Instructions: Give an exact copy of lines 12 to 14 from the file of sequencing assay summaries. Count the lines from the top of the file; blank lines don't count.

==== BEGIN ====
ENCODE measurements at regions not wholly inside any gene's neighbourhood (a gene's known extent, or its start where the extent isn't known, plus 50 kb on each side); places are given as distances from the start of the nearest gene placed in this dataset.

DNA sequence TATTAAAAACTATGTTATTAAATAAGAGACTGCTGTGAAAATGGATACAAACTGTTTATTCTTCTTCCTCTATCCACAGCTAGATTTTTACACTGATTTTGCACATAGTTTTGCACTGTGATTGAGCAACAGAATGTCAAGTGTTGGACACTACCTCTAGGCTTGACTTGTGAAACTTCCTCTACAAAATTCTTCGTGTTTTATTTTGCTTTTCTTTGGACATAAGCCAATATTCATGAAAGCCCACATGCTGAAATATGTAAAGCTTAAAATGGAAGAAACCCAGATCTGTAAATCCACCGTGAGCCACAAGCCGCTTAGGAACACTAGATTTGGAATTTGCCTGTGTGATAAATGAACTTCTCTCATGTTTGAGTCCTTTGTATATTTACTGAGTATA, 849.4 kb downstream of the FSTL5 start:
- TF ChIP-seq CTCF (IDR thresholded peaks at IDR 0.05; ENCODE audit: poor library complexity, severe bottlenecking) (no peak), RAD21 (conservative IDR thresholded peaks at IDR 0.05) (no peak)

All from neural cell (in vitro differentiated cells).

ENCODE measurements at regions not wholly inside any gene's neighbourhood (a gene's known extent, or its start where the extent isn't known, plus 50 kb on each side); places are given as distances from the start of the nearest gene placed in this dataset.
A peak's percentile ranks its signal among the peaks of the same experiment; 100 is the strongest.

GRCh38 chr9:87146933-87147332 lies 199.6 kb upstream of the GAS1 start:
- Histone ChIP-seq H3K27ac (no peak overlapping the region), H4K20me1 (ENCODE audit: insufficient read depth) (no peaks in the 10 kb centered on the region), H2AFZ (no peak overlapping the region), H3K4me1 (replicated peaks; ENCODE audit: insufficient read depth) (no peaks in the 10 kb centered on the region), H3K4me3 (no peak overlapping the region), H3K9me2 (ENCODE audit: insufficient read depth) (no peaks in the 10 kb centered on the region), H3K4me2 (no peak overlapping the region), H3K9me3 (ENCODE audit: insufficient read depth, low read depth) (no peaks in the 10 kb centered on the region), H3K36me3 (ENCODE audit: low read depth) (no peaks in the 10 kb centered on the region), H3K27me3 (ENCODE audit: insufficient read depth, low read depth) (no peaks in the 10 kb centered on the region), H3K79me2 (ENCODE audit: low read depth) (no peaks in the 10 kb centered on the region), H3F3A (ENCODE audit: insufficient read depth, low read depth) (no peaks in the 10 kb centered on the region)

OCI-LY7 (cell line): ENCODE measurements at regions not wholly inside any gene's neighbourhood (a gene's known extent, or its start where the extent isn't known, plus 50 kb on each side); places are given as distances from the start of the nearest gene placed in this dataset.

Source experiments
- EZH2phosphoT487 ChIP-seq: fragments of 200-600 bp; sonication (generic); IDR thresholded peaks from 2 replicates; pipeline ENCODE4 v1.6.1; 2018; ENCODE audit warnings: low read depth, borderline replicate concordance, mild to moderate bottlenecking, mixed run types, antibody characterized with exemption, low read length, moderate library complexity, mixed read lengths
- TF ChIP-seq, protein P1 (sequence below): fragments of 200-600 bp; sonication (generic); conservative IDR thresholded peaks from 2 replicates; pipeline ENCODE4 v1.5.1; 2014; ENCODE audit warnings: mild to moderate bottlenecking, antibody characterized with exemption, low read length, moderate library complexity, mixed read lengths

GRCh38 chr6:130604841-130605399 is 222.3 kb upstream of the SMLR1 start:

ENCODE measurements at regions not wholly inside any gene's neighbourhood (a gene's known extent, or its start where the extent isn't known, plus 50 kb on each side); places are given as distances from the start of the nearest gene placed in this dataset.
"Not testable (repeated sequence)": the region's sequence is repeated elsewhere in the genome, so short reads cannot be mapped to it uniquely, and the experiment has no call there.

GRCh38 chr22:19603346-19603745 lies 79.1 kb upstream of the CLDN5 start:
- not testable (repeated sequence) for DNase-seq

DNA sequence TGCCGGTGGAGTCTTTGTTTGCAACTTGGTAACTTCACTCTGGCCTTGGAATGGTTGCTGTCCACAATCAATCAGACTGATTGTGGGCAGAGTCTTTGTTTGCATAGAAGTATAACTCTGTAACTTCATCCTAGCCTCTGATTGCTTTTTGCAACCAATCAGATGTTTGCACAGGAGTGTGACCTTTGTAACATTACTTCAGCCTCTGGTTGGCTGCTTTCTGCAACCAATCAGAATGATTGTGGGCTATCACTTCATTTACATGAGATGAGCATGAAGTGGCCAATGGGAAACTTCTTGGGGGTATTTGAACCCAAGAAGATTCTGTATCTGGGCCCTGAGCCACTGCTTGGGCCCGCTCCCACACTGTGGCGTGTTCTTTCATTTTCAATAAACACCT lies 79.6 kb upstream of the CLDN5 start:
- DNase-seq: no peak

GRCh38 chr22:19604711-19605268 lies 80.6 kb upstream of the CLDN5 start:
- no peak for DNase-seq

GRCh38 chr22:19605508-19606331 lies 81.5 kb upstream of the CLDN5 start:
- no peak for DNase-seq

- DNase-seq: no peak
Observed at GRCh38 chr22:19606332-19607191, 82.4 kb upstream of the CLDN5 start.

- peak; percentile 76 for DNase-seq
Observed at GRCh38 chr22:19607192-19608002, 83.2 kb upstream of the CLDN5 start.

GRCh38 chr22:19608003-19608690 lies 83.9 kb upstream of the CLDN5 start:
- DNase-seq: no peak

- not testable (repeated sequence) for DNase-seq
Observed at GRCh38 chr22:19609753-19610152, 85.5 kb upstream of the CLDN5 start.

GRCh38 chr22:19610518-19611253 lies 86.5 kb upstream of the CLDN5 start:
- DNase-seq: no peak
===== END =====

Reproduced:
- TF ChIP-seq, protein P1 (sequence below): fragments of 200-600 bp; sonication (generic); conservative IDR thresholded peaks from 2 replicates; pipeline ENCODE4 v1.5.1; 2014; ENCODE audit warnings: mild to moderate bottlenecking, antibody characterized with exemption, low read length, moderate library complexity, mixed read lengths

GRCh38 chr6:130604841-130605399 is 222.3 kb upstream of the SMLR1 start:

ENCODE measurements at regions not wholly inside any gene's neighbourhood (a gene's known extent, or its start where the extent isn't known, plus 50 kb on each side); places are given as distances from the start of the nearest gene placed in this dataset.